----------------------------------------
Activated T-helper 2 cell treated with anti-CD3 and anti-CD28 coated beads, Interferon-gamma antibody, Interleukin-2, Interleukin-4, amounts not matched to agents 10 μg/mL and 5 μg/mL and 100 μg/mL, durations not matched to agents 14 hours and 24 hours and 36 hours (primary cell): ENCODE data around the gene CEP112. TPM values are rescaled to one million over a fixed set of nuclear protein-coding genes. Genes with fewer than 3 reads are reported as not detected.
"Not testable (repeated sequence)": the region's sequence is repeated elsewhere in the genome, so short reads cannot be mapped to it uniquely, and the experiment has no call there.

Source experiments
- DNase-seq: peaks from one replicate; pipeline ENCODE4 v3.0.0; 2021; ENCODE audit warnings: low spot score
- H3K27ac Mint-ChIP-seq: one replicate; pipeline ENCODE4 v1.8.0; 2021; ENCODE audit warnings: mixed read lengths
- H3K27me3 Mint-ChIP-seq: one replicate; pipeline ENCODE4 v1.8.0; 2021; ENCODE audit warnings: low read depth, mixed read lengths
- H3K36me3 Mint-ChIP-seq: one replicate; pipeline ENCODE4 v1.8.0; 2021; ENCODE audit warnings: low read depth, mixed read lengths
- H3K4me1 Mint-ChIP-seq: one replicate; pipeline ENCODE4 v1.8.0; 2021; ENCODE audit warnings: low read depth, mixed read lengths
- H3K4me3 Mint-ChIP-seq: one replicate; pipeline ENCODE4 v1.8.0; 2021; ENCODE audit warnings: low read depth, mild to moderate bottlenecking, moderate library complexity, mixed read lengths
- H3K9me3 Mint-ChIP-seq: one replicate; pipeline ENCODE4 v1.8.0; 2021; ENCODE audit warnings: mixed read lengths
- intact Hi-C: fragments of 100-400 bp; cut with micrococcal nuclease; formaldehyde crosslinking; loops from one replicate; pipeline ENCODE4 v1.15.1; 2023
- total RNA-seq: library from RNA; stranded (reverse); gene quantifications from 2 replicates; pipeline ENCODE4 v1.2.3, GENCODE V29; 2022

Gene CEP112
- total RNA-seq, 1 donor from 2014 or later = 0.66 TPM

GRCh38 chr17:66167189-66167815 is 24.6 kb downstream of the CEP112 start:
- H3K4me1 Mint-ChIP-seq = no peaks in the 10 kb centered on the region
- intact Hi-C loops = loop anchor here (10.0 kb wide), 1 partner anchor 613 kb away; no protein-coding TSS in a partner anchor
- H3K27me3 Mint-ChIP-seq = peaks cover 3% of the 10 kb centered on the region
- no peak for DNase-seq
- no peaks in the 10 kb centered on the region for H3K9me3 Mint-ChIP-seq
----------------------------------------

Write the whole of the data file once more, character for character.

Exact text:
Activated T-helper 2 cell treated with anti-CD3 and anti-CD28 coated beads, Interferon-gamma antibody, Interleukin-2, Interleukin-4, amounts not matched to agents 10 μg/mL and 5 μg/mL and 100 μg/mL, durations not matched to agents 14 hours and 24 hours and 36 hours (primary cell): ENCODE data around the gene CEP112. TPM values are rescaled to one million over a fixed set of nuclear protein-coding genes. Genes with fewer than 3 reads are reported as not detected.
"Not testable (repeated sequence)": the region's sequence is repeated elsewhere in the genome, so short reads cannot be mapped to it uniquely, and the experiment has no call there.

Source experiments
- DNase-seq: peaks from one replicate; pipeline ENCODE4 v3.0.0; 2021; ENCODE audit warnings: low spot score
- H3K27ac Mint-ChIP-seq: one replicate; pipeline ENCODE4 v1.8.0; 2021; ENCODE audit warnings: mixed read lengths
- H3K27me3 Mint-ChIP-seq: one replicate; pipeline ENCODE4 v1.8.0; 2021; ENCODE audit warnings: low read depth, mixed read lengths
- H3K36me3 Mint-ChIP-seq: one replicate; pipeline ENCODE4 v1.8.0; 2021; ENCODE audit warnings: low read depth, mixed read lengths
- H3K4me1 Mint-ChIP-seq: one replicate; pipeline ENCODE4 v1.8.0; 2021; ENCODE audit warnings: low read depth, mixed read lengths
- H3K4me3 Mint-ChIP-seq: one replicate; pipeline ENCODE4 v1.8.0; 2021; ENCODE audit warnings: low read depth, mild to moderate bottlenecking, moderate library complexity, mixed read lengths
- H3K9me3 Mint-ChIP-seq: one replicate; pipeline ENCODE4 v1.8.0; 2021; ENCODE audit warnings: mixed read lengths
- intact Hi-C: fragments of 100-400 bp; cut with micrococcal nuclease; formaldehyde crosslinking; loops from one replicate; pipeline ENCODE4 v1.15.1; 2023
- total RNA-seq: library from RNA; stranded (reverse); gene quantifications from 2 replicates; pipeline ENCODE4 v1.2.3, GENCODE V29; 2022

Gene CEP112
- total RNA-seq, 1 donor from 2014 or later = 0.66 TPM

GRCh38 chr17:66167189-66167815 is 24.6 kb downstream of the CEP112 start:
- H3K4me1 Mint-ChIP-seq = no peaks in the 10 kb centered on the region
- intact Hi-C loops = loop anchor here (10.0 kb wide), 1 partner anchor 613 kb away; no protein-coding TSS in a partner anchor
- H3K27me3 Mint-ChIP-seq = peaks cover 3% of the 10 kb centered on the region
- no peak for DNase-seq
- no peaks in the 10 kb centered on the region for H3K9me3 Mint-ChIP-seq